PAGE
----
Professor Dr. Boris Hirsch

Professor Dr. Boris Hirsch
Aktuelle Position

 

seit 12/16

Research Fellow der Abteilung Strukturwandel und Produktivität

Leibniz-Institut für Wirtschaftsforschung Halle (IWH)

seit 08/16

Professor für Volkswirtschaftslehre

Leuphana Universität Lüneburg

Forschungsschwerpunkte

  • Arbeitsmarkt
  • industrielle Beziehungen
  • empirische Arbeitsmarktökonomik

Boris Hirsch ist seit Dezember 2016 Research Fellow am IWH. Seine Forschungsinteressen umfassen Modelle unvollkommenen Wettbewerbs am Arbeitsmarkt und deren empirische Überprüfung sowie Fragestellungen der empirischen Arbeitsmarktforschung, industrieller Beziehungen und der Migration.

Seit August 2016 ist Boris Hirsch Universitätsprofessor für Volkswirtschaftslehre mit dem Schwerpunkt Mikroökonometrie und Politikevaluation an der Leuphana Universität Lüneburg. Davor studierte er Volkswirtschaftslehre an der Friedrich-Alexander-Universität Erlangen-Nürnberg und Mathematik an der FernUniversität in Hagen.

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Professor Dr. Boris Hirsch
Professor Dr. Boris Hirsch
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Publikationen

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Dual Labor Markets at Work: The Impact of Employers’ Use of Temporary Agency Work on Regular Workers’ Job Stability

Boris Hirsch

in: Industrial and Labor Relations Review , Nr. 5, 2016

Abstract

Fitting duration models on an inflow sample of jobs in Germany starting in 2002 to 2010, the author investigates the impact of employers’ use of temporary agency work on regular workers’ job stability. In line with dual labor market theory, the author finds that nontemporary jobs are significantly more stable when employers use temporary agency workers. The rise in job stability stems mainly from reduced transitions into nonemployment, suggesting that nontemporary workers are safeguarded against involuntary job losses. The findings are robust to controlling for unobserved permanent employer characteristics and changes in the observational window that comprises the labor market disruption of the Great Recession.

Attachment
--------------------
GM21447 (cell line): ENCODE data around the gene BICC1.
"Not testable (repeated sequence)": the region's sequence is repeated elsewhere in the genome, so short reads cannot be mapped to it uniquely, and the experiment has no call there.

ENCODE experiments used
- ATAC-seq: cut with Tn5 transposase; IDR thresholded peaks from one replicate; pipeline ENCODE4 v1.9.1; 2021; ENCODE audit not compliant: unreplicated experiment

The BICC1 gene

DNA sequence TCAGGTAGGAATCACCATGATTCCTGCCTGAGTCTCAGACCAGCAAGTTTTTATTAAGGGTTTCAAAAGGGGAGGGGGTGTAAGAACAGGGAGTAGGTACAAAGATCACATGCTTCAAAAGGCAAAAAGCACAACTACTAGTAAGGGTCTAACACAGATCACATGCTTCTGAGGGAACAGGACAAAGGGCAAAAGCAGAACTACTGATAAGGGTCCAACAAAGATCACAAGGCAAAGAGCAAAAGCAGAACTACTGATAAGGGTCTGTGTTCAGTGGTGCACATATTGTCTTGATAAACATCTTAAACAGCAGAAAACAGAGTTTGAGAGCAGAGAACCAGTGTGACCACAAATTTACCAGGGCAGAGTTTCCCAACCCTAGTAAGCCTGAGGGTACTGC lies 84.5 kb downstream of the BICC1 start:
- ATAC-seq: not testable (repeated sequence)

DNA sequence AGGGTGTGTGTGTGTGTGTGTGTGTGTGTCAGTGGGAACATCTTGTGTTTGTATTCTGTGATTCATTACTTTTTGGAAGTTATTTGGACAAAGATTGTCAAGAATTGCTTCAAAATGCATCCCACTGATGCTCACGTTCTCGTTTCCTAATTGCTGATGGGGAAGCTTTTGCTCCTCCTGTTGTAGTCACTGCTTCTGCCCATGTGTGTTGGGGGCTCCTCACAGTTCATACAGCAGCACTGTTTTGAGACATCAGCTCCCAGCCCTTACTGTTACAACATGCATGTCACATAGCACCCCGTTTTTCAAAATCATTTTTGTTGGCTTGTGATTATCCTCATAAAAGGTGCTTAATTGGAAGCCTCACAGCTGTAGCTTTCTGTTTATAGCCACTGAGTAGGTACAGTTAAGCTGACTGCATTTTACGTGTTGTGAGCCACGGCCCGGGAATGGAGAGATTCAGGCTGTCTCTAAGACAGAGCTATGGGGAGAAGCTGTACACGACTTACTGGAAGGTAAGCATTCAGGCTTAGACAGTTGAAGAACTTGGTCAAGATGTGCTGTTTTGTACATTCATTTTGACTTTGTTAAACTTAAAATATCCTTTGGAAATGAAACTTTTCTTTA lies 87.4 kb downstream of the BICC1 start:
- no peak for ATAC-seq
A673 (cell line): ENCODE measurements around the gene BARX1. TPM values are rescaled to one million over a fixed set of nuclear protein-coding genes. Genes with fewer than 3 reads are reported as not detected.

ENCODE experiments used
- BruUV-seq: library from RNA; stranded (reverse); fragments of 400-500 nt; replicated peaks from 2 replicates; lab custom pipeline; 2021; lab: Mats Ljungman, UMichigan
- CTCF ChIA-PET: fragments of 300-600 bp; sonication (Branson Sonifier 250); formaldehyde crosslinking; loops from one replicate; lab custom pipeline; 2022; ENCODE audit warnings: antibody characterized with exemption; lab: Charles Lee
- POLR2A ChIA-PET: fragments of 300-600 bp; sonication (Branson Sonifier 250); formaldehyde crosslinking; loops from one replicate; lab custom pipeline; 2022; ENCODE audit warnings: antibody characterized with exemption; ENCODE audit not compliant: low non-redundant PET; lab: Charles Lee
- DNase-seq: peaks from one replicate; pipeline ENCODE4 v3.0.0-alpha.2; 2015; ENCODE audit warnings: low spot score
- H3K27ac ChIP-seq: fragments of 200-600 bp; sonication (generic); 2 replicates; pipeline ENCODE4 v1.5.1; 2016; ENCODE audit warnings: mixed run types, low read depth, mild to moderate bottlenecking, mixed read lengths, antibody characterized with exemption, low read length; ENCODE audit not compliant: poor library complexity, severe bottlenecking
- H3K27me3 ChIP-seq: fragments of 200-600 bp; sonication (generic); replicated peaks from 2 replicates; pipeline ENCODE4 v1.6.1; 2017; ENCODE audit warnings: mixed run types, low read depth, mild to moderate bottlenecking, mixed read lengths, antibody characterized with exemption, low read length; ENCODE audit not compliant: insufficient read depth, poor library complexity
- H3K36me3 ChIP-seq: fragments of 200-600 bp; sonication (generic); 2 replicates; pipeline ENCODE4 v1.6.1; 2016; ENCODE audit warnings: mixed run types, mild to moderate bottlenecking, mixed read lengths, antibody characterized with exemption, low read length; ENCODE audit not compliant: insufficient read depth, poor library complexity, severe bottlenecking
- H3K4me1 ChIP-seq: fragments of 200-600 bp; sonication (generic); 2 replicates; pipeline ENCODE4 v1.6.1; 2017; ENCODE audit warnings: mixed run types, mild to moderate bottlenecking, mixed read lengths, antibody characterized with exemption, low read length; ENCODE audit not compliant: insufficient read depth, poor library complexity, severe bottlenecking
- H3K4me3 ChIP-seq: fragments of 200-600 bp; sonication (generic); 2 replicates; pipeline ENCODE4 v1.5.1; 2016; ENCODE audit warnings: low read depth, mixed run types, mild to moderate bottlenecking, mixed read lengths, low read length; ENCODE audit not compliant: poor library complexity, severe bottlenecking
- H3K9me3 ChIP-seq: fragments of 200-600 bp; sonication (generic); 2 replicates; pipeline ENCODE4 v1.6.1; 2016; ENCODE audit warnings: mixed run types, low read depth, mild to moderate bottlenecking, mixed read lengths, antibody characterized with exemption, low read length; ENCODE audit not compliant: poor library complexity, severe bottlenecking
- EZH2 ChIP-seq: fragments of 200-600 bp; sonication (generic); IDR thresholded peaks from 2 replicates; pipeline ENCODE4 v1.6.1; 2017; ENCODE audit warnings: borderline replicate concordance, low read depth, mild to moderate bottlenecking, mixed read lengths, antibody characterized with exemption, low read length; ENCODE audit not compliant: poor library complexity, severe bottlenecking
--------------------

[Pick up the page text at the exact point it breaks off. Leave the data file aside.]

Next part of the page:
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Gender Wage Discrimination: Does the Extent of Competition in Labor Markets Explain why Female Workers are Paid Less than Men?

Boris Hirsch

in: IZA World of Labor , Nr. 310, 2016

Abstract

There are pronounced and persistent wage differences between men and women in all parts of the world. A significant element of these wage disparities can be attributed to differences in worker and workplace characteristics, which are likely to mirror differences in worker productivity. However, a large part of these differences remains unexplained, and it is common to attribute them to discrimination by the employer that is rooted in prejudice against female workers. Yet recent empirical evidence suggests that, to a large extent, the gaps reflect “monopsonistic” wage discrimination—that is, employers exploiting their wage-setting power over women—rather than any sort of prejudice.

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Is There Monopsonistic Discrimination against Immigrants?

Boris Hirsch Elke J. Jahn

in: Industrial and Labor Relations Review , Nr. 3, 2015

Abstract

The authors investigate immigrants’ and natives’ labor supply to the firm within an estimation approach based on a dynamic monopsony framework. Applying duration models that account for unobserved worker heterogeneity to a large administrative employer–employee data set for Germany, they find that immigrants supply labor less elastically to firms than do natives. Under monopsonistic wage setting, the estimated elasticity differential predicts a 7.7 log points wage penalty for immigrants thereby accounting for the entire unexplained native–immigrant wage differential of 5.8 to 8.2 log points. When further distinguishing immigrant groups differing in their time spent in the German labor market, their immigration cohort, and their age at entry, the authors find that the observed unexplained wage differential is larger for those groups that show a larger elasticity differential relative to natives. These findings not only suggest that search frictions are a likely cause of employers’ more pronounced monopsony power over their immigrant workers but also imply that employers profit from discriminating against immigrants.

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